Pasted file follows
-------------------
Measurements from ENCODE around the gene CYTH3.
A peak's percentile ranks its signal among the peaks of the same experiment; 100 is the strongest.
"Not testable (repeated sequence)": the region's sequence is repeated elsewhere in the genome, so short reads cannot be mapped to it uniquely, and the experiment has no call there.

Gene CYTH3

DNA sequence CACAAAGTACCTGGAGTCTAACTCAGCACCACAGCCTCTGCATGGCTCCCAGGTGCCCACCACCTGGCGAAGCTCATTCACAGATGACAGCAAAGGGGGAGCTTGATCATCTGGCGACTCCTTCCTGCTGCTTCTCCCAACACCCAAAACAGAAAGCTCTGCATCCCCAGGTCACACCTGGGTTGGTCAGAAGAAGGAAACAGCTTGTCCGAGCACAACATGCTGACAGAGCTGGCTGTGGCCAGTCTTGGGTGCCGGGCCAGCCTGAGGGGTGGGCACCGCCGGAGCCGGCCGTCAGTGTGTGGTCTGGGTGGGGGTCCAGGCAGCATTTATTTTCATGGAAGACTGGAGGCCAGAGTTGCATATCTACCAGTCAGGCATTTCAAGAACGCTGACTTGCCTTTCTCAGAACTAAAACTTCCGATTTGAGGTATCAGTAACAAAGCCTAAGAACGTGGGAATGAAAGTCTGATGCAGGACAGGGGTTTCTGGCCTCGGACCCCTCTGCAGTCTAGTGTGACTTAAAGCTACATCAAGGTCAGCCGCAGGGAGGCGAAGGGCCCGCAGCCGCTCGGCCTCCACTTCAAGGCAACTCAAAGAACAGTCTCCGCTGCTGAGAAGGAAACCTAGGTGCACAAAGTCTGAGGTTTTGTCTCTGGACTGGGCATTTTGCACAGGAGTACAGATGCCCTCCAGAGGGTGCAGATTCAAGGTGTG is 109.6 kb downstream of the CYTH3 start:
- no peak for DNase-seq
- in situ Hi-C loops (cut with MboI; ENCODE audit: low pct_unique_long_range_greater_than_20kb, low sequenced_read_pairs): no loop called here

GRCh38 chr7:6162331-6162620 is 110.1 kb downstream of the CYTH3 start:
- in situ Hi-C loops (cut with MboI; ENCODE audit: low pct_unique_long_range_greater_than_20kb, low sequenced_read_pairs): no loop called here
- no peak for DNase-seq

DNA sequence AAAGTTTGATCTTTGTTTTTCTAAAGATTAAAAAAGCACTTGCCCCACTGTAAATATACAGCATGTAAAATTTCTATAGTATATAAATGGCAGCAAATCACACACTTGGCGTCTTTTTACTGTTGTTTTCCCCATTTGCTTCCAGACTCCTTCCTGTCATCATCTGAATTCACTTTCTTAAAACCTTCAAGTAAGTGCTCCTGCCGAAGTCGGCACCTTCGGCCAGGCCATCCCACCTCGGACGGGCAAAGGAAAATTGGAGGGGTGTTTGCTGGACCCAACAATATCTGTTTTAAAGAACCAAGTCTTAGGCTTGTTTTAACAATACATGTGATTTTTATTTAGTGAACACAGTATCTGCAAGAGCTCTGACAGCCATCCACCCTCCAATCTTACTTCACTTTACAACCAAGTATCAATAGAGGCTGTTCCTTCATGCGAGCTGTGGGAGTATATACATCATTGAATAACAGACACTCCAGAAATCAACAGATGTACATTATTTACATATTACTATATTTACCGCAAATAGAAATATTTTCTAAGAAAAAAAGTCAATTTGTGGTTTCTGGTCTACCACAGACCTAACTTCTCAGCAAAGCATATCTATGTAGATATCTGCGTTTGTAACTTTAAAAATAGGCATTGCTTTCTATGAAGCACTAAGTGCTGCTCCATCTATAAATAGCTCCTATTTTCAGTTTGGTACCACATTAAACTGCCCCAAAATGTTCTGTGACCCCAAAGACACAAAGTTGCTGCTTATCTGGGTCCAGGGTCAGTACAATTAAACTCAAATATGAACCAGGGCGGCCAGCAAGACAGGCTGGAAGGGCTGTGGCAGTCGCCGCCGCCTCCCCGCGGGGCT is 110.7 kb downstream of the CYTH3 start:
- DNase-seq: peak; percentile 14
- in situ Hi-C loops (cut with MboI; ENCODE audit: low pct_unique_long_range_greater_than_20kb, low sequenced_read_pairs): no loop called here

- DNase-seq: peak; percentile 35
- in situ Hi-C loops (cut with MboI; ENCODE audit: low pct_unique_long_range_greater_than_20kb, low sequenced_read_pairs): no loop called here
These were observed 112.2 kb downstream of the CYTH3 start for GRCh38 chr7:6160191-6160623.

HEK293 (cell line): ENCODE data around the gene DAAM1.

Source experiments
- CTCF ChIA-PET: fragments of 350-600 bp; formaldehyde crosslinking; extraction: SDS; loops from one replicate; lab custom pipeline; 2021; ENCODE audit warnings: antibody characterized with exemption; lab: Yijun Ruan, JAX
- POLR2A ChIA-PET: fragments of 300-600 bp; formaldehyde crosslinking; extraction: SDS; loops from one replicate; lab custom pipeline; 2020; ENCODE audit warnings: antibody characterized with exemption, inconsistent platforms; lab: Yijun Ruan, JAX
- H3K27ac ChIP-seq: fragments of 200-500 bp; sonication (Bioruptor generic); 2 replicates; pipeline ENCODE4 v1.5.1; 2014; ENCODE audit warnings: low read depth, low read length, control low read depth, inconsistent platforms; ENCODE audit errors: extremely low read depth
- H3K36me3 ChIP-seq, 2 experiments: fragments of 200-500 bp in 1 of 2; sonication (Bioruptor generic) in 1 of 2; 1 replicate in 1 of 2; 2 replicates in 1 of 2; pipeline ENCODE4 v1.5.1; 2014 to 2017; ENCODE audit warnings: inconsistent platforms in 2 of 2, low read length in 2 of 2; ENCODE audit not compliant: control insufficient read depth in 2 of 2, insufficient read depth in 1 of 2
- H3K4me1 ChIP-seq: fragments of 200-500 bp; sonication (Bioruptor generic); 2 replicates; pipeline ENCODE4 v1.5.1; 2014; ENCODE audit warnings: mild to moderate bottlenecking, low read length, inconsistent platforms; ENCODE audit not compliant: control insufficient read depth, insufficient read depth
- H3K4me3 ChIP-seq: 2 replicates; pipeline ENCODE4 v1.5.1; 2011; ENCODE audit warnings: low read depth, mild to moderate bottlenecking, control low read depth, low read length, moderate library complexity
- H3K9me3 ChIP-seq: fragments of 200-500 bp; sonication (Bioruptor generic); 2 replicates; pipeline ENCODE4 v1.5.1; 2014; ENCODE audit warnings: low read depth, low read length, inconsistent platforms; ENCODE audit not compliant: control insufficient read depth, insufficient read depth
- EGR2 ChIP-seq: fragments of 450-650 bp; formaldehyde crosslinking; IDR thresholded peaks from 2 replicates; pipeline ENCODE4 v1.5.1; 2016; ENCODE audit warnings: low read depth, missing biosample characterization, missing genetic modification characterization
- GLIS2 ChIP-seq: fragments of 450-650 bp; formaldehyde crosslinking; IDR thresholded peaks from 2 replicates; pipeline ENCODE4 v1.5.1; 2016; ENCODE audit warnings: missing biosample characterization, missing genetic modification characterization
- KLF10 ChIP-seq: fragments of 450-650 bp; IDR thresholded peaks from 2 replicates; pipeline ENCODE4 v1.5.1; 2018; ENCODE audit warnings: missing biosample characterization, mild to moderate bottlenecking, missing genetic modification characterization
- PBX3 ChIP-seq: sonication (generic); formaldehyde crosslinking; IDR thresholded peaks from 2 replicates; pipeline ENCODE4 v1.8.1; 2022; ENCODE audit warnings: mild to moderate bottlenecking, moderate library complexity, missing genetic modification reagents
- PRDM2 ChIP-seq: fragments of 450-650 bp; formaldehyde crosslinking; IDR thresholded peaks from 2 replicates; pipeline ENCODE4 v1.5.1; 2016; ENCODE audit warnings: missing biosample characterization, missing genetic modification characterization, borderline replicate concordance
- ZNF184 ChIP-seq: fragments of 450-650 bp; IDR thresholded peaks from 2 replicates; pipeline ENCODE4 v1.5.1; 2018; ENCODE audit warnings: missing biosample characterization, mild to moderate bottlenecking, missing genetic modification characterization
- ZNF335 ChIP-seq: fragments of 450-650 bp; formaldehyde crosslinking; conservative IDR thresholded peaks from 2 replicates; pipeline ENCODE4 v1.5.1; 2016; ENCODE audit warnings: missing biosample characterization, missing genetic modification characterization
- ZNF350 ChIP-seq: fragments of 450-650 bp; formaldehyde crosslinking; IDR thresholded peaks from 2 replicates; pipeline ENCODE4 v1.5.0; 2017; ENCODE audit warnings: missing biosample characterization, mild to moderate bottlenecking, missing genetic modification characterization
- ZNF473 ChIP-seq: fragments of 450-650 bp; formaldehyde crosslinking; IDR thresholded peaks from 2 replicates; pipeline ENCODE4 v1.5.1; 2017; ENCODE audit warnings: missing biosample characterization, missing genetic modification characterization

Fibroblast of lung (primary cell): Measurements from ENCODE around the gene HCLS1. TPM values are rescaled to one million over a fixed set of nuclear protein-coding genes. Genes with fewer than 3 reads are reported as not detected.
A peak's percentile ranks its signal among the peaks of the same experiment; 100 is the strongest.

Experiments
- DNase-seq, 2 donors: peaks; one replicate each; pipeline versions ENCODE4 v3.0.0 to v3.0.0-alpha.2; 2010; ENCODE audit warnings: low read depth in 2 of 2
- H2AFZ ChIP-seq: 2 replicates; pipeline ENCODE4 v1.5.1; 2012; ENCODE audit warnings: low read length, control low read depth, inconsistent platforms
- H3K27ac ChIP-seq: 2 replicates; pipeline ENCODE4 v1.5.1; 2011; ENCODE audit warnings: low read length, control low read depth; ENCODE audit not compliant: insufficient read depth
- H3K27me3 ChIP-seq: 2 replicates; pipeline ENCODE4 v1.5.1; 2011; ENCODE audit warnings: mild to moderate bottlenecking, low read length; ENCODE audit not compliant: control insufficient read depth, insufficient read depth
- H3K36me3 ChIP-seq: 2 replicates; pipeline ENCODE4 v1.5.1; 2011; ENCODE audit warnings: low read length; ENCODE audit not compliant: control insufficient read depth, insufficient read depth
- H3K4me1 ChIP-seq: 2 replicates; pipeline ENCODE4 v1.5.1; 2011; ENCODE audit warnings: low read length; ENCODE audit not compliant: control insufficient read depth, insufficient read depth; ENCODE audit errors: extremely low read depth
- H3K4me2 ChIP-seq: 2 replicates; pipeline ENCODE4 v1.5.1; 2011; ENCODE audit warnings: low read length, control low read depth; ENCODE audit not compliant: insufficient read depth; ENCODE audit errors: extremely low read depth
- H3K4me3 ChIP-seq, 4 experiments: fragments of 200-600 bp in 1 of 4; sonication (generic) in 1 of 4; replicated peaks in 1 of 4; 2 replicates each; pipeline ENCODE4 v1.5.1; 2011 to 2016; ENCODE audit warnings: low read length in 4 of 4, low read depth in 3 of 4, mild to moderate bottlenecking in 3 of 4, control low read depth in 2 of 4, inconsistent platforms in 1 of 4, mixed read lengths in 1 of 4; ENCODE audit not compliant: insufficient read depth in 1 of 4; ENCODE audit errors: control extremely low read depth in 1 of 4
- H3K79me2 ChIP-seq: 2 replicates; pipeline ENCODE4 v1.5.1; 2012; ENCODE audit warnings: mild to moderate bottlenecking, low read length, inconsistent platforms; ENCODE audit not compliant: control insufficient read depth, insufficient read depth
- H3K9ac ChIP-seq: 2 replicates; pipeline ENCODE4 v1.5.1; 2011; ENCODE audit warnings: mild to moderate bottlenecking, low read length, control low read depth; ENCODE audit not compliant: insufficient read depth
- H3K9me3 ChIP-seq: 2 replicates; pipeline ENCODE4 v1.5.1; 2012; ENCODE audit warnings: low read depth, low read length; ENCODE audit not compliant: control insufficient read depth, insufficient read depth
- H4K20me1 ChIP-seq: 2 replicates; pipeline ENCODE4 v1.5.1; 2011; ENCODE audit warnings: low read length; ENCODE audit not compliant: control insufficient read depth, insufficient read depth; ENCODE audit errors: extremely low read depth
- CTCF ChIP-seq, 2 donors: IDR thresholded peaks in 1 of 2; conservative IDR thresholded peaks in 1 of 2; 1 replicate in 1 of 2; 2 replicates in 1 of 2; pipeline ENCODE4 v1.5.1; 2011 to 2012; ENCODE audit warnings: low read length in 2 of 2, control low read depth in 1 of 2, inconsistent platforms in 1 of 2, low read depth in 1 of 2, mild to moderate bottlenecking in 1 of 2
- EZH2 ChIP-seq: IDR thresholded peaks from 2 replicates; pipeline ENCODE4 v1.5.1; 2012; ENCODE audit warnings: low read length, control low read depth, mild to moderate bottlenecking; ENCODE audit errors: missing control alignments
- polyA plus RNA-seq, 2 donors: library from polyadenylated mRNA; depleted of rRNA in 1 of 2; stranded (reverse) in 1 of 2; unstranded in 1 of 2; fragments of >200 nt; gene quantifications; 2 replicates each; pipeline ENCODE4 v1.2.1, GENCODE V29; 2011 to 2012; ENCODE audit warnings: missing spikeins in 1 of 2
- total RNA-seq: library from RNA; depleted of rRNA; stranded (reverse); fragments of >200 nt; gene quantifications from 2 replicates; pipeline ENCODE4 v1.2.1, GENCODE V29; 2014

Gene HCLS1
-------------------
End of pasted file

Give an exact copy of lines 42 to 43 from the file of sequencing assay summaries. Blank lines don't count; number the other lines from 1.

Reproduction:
- H3K36me3 ChIP-seq: 2 replicates; pipeline ENCODE4 v1.5.1; 2011; ENCODE audit warnings: low read length; ENCODE audit not compliant: control insufficient read depth, insufficient read depth
- H3K4me1 ChIP-seq: 2 replicates; pipeline ENCODE4 v1.5.1; 2011; ENCODE audit warnings: low read length; ENCODE audit not compliant: control insufficient read depth, insufficient read depth; ENCODE audit errors: extremely low read depth